Time to go back to where it all started: Munchkin. Heavy Jon, the Dianimal, and myself tried out some Munchkin Axe Cop this weekend, and here I'll run the experience back.
The three of us had fun, moving through the full deck about 1.75 times over the course of three rounds. The games were about a normal Munchkin length (with one early-victory exception) and have a good balance of low-level and high-level creatures. Overall, we had a good time getting to level 10. Here is a sorta-review that gets into the nitty-gritty, but if you just want a verdict then read the last paragraph. If you're a Munchkin newb and require some elaboration on how it's played, this is not the place you want to be, sorry. Try the official Munchkin website.
Munchkin Axe Cop borrows more than a few key gameplay concepts from the last Munchkin stand-alone game, Munchkin Zombies. In both games there are relatively few classes (three mojos in Zombies, four classes in Axe Cop) and the system of powers revolves around a few cards with multiple copies possessing versatile skills (six in Zombies, seven in Axe Cop). Both games have a number of special rules for undead monsters, fire/flame attacks, and pile-on rules for certain monster types. It's a refinement of the classic Munchkin formula that works, and it's part of why I thought Zombies was the most balanced set yet.
The key gameplay difference between the two most recent Munchkins is the power balance. Zombies was often a slow-building affair with a long endgame, thanks to a multitude of curses, curse-related abilities, enemy bonuses, and eff-you cards. Axe Cop, however, stacks the deck in favor of players. The Cop class and the Axe and Uni powers are three of the most powerful normal cards in Munchkin history. Cop allows you to have two additional allies (ok…) in addition to wielding two-handed weapons with one hand (!); Uni allows you to either 1) remove a curse from any player or 2) draw a free treasure card once per turn (!!); and Axe allows you to Look for Trouble after already encountering trouble, potentially fighting twice in one turn (!). These are normal classes and powers, and have no drawbacks other than the usual (you're limited to 1 or 2 classes and powers equal to your level).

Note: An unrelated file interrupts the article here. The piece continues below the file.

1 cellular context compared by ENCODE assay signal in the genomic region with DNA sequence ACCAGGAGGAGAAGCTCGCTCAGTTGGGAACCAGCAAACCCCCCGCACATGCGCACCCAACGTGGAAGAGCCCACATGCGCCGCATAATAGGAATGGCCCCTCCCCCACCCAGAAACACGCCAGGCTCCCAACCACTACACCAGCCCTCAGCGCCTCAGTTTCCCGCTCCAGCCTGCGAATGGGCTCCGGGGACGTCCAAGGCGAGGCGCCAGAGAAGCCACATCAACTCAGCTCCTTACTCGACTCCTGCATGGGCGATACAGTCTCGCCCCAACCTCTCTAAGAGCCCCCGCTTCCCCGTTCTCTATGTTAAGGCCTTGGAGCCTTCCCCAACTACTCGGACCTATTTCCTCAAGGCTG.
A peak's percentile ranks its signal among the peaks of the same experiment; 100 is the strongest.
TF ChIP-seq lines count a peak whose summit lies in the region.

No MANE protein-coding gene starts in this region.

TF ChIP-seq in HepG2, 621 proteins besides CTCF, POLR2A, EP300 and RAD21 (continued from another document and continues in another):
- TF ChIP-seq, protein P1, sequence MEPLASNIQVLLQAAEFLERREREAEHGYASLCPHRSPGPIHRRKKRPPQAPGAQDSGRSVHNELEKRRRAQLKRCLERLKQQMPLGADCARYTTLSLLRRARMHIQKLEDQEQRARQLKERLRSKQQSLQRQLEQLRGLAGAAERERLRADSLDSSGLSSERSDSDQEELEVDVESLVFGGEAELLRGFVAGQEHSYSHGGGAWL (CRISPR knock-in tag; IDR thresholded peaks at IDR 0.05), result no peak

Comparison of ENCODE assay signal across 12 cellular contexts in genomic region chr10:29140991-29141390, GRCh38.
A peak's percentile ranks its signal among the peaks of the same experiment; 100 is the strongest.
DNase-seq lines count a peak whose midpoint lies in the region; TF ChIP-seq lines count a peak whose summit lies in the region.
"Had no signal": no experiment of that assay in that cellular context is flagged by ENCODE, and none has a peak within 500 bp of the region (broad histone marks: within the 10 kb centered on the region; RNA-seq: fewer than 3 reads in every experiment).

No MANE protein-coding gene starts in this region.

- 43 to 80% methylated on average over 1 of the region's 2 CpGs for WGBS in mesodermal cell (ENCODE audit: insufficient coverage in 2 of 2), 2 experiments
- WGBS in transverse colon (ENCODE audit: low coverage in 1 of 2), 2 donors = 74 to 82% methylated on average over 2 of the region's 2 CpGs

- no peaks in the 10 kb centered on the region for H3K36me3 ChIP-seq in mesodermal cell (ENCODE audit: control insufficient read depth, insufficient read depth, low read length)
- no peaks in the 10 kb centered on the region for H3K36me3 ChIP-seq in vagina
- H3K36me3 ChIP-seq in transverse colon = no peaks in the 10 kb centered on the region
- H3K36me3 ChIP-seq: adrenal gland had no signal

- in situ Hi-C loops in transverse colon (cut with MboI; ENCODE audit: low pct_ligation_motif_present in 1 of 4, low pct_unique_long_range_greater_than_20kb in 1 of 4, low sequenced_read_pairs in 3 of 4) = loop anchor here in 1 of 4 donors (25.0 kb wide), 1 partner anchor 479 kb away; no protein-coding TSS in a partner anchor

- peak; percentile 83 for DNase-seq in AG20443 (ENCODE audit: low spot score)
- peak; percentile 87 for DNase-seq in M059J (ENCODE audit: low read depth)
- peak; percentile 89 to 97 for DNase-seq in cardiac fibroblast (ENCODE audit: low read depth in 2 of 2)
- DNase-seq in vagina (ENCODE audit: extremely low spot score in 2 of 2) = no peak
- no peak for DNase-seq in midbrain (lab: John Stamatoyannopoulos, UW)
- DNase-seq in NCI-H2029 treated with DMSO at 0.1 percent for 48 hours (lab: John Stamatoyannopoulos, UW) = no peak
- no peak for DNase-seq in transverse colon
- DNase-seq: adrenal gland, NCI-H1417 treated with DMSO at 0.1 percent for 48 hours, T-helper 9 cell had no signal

If that weren't enough, you can also use a You Got Blood On You card to exchange any of your powers for anything in the discard pile. On top of that there are all kinds of shenanigans in play with the game's suite of one-shot cards, many of which are power- and class-specific. Bottom line - the right combination of classes and powers early on can make your level and score to skyrocket. The levels and combat scores aren't quite as crazy as in Super Munchkin, but definitely up there. Lawd help your opponents if you manage to be an Axe-Uni-Cop by the midgame.
But that's enough silly gameplay talk. Is the game a worthy Munchkin title? Are the art, text, and combinations hilarious? Oh my goodness yes. You can Go to the Weapon Store for a quick level, you can eventually terrify enemies like King of the Bad Guys and Chainsaw Cop as a Dinosaur-Baby-Avocado-Man-Soldier armed with Sword of Chopping Bad Guys. This game is hilarious, and has lots of in-jokes and references for Axe Cop fans. If you like Munchkin and like Axe Cop, I guarantee you will like Munchkin Axe Cop.
What's next for @therealmonsoon? I got to work on the big ol' Sequential Art blogpost for tomorrow, then continue on my latest gaming project, Enslaved: Odyssey to the West. Good times.